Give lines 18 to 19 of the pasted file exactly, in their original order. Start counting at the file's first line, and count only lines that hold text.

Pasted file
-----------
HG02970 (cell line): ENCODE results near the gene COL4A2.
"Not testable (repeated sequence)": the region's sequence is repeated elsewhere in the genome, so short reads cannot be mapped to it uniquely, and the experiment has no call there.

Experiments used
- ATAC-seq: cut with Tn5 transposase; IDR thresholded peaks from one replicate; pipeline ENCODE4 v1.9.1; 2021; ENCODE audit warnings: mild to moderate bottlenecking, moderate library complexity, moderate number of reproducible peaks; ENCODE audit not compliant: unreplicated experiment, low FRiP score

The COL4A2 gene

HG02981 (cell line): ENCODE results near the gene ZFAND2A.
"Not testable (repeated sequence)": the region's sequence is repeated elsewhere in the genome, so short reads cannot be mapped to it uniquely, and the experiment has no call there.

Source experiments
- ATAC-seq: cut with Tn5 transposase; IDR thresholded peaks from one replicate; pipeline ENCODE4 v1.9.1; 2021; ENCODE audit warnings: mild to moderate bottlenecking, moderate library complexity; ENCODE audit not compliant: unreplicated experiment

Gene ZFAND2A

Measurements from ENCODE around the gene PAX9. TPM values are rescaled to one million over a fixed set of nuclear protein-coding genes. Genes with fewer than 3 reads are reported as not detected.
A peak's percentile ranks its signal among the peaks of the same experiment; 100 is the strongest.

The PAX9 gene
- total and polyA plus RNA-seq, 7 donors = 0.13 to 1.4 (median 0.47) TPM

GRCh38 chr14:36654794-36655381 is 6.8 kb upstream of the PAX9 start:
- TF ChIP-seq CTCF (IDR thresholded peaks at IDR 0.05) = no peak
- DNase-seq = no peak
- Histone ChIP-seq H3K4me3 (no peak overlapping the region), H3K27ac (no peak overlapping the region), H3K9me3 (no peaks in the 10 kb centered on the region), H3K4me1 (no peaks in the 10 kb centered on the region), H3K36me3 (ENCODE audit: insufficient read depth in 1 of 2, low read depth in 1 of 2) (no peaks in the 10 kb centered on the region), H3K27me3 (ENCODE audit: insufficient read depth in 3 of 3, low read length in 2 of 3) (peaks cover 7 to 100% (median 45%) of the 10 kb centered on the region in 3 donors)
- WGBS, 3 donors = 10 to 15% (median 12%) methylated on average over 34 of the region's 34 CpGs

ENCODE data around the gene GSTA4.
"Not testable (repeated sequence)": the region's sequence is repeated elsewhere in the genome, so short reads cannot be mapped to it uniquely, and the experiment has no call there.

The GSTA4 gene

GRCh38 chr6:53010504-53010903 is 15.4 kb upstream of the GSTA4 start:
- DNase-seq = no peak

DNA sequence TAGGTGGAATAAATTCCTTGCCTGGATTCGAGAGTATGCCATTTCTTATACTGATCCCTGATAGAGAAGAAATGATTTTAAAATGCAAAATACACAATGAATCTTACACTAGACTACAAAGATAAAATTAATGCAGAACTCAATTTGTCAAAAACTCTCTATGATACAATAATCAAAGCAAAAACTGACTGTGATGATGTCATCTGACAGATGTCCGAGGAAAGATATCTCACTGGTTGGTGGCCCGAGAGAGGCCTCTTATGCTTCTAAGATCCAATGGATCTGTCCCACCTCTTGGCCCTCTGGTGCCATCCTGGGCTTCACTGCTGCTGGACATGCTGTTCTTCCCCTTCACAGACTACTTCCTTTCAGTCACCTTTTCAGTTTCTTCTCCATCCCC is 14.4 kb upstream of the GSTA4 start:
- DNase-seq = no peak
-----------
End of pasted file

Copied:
- Histone ChIP-seq H3K4me3 (no peak overlapping the region), H3K27ac (no peak overlapping the region), H3K9me3 (no peaks in the 10 kb centered on the region), H3K4me1 (no peaks in the 10 kb centered on the region), H3K36me3 (ENCODE audit: insufficient read depth in 1 of 2, low read depth in 1 of 2) (no peaks in the 10 kb centered on the region), H3K27me3 (ENCODE audit: insufficient read depth in 3 of 3, low read length in 2 of 3) (peaks cover 7 to 100% (median 45%) of the 10 kb centered on the region in 3 donors)
- WGBS, 3 donors = 10 to 15% (median 12%) methylated on average over 34 of the region's 34 CpGs